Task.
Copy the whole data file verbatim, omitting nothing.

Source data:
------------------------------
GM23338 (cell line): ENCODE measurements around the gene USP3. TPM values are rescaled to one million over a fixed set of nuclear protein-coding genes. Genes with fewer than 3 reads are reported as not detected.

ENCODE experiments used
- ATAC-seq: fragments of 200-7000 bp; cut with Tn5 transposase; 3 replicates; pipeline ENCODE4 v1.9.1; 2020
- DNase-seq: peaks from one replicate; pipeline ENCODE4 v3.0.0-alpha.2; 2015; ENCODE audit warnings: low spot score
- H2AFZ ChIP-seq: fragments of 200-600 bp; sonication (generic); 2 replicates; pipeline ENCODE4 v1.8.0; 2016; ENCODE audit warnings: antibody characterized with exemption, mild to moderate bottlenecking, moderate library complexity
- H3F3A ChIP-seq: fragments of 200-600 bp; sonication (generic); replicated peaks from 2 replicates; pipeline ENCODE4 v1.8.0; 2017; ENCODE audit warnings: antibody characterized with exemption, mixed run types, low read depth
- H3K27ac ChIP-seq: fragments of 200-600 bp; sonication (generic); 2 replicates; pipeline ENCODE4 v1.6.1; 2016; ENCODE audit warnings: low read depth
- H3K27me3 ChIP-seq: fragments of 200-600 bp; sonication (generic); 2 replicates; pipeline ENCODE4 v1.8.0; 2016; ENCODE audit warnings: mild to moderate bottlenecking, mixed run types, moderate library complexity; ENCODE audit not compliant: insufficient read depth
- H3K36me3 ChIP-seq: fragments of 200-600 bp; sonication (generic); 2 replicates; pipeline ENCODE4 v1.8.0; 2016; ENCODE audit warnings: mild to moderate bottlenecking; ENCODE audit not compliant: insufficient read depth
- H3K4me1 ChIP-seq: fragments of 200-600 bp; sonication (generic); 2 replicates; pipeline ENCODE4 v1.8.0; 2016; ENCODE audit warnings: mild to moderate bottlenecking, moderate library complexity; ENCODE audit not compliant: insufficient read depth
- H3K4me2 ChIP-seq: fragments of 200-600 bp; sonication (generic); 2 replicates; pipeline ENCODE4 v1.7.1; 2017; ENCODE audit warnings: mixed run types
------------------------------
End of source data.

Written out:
GM23338 (cell line): ENCODE measurements around the gene USP3. TPM values are rescaled to one million over a fixed set of nuclear protein-coding genes. Genes with fewer than 3 reads are reported as not detected.

ENCODE experiments used
- ATAC-seq: fragments of 200-7000 bp; cut with Tn5 transposase; 3 replicates; pipeline ENCODE4 v1.9.1; 2020
- DNase-seq: peaks from one replicate; pipeline ENCODE4 v3.0.0-alpha.2; 2015; ENCODE audit warnings: low spot score
- H2AFZ ChIP-seq: fragments of 200-600 bp; sonication (generic); 2 replicates; pipeline ENCODE4 v1.8.0; 2016; ENCODE audit warnings: antibody characterized with exemption, mild to moderate bottlenecking, moderate library complexity
- H3F3A ChIP-seq: fragments of 200-600 bp; sonication (generic); replicated peaks from 2 replicates; pipeline ENCODE4 v1.8.0; 2017; ENCODE audit warnings: antibody characterized with exemption, mixed run types, low read depth
- H3K27ac ChIP-seq: fragments of 200-600 bp; sonication (generic); 2 replicates; pipeline ENCODE4 v1.6.1; 2016; ENCODE audit warnings: low read depth
- H3K27me3 ChIP-seq: fragments of 200-600 bp; sonication (generic); 2 replicates; pipeline ENCODE4 v1.8.0; 2016; ENCODE audit warnings: mild to moderate bottlenecking, mixed run types, moderate library complexity; ENCODE audit not compliant: insufficient read depth
- H3K36me3 ChIP-seq: fragments of 200-600 bp; sonication (generic); 2 replicates; pipeline ENCODE4 v1.8.0; 2016; ENCODE audit warnings: mild to moderate bottlenecking; ENCODE audit not compliant: insufficient read depth
- H3K4me1 ChIP-seq: fragments of 200-600 bp; sonication (generic); 2 replicates; pipeline ENCODE4 v1.8.0; 2016; ENCODE audit warnings: mild to moderate bottlenecking, moderate library complexity; ENCODE audit not compliant: insufficient read depth
- H3K4me2 ChIP-seq: fragments of 200-600 bp; sonication (generic); 2 replicates; pipeline ENCODE4 v1.7.1; 2017; ENCODE audit warnings: mixed run types